Eyebrows were raised. Innocent had traded off its playful reputation: the unironic company name and the halo on the logo, the labels that chatted to you like an old friend, the pledge to donate 10 percent of profits to charity, and the irreverent approach to capitalism; an early brochure cheerily declared, ‘We just want to produce lovely drinks, and save up enough for a day out at the seaside.’
“We’re not in the business of doing what sounds right, we’re in the business of doing what is right. If McDonald’s want to stock healthy drinks for kids then we’re all over that. People were against it but it’s inverted snobbery, plain and simple.”
With Coca-Cola’s backing and a product range expanding to include flavoured water, kids’ drinks and Veg Pots – a first foray into the food market – Innocent is approaching both the economic downturn and increased competition with aggression and ambition. But what became of that wide-eyed idealism? “We’ve only become more innocent as we’ve become bigger,” Reed insists. “With more resources and better access we can get higher quality fruit and give more money to charity.”
The Coca-Cola deal wasn’t the first time Innocent had been accused of selling its soul. In 2007, the company did a tie-in with McDonald’s, who included Innocent smoothies in their Happy Meals. “We got slammed,” remembers Reed. “We knew it didn’t sound right but we’re not in the business of doing what sounds right. We’re in the business of doing what is right and if McDonald’s want to stock healthy drinks for kids then we’re all over that. People were against it but it’s inverted snobbery, plain and simple.”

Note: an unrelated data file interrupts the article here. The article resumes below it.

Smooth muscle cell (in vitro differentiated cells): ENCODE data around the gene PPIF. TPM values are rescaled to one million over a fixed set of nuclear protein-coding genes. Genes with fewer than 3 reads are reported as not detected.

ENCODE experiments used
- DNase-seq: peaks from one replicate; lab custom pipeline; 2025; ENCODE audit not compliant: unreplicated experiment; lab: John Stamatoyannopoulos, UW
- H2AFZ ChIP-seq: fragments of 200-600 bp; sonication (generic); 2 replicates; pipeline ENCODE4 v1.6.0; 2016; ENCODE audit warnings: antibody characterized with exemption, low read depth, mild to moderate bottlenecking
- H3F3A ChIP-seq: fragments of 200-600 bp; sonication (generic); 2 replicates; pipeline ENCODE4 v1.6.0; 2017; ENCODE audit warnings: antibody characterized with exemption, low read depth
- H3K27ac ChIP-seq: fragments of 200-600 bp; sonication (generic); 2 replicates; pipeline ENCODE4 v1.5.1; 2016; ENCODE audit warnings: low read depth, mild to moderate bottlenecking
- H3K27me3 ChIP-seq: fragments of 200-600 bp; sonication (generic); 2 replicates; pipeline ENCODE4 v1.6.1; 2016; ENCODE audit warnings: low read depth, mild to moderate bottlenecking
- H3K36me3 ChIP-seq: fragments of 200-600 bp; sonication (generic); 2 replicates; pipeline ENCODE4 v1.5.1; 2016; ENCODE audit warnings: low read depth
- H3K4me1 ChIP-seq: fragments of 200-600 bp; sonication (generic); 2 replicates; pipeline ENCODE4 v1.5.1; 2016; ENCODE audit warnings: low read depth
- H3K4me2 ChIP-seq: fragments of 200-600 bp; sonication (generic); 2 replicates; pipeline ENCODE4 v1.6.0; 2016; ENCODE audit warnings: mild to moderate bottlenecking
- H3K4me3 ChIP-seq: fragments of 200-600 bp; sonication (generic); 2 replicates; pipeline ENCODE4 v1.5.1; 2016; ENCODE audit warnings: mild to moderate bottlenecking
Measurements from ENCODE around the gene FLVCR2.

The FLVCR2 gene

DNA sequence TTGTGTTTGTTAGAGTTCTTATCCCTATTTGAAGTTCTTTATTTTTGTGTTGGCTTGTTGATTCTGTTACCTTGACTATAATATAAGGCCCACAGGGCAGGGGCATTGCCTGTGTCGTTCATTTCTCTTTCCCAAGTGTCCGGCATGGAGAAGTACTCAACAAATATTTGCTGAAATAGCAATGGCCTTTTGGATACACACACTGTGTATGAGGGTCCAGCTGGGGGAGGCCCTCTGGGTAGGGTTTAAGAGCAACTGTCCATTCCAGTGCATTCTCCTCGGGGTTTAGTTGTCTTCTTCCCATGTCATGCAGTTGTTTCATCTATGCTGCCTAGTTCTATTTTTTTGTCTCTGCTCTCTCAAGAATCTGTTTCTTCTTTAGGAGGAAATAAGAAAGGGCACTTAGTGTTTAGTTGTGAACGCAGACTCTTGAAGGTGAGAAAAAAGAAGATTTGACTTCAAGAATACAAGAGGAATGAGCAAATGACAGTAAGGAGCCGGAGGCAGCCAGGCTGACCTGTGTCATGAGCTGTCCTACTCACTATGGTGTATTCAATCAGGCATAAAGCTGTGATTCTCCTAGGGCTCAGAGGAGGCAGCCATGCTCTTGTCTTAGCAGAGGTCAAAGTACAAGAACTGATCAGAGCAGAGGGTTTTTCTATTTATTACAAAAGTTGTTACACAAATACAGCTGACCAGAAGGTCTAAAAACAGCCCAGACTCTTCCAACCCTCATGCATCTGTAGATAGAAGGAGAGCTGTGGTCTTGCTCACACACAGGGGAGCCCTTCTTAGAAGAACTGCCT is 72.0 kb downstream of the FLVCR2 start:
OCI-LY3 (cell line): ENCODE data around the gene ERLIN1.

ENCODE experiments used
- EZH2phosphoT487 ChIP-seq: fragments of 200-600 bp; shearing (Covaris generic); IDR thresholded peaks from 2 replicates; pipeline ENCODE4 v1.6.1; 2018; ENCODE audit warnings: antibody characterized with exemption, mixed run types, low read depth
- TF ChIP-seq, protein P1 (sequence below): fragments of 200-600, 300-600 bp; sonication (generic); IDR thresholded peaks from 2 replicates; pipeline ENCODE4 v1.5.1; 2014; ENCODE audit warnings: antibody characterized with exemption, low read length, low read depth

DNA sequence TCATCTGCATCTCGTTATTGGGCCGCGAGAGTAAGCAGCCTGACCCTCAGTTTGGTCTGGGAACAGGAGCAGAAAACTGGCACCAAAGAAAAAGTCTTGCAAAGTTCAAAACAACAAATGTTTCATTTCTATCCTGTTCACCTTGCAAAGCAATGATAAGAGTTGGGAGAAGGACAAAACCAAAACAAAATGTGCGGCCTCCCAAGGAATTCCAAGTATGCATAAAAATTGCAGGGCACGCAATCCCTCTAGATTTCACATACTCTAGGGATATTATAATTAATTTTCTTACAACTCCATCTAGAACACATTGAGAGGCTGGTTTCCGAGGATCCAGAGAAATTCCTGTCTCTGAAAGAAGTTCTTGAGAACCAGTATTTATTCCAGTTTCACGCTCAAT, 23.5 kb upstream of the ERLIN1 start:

A deal with a multinational often accused of selling unhealthy drinks to children caused an even bigger furore. “I genuinely do rate and respect Coca-Cola as a business,” argues Reed. “We have a great relationship with them, as hands-off as hands-off could ever be – just four two-hour meetings a year and we’ve retained full control of the business. We separated owning shares from voting rights, which is unusual but it shows amazing awareness on their part. They understand that giving away 10 percent of our profits is part of the DNA of our brand and that this is a sacred thing.”
Asked about persistent rumours that Innocent’s founders will soon sell the entire company to Coca-Cola, Reed smiles and shrugs his arms. “There’s no plan,” he says. For the time being, they’re taking advantage of the prosaic benefits of being in an odd couple, such as more competitive advertising rates and cheaper plastic caps. And there’s a real belief that the plucky outsider can teach the soft drinks giant a few tricks, too. “We have much to learn from them but we hope the tail can sometimes wag the dog and we’re already starting to see it in terms of sustainable agriculture,” says Reed. “They’re all over our sustainability experts to learn about procurement of oranges and such things.”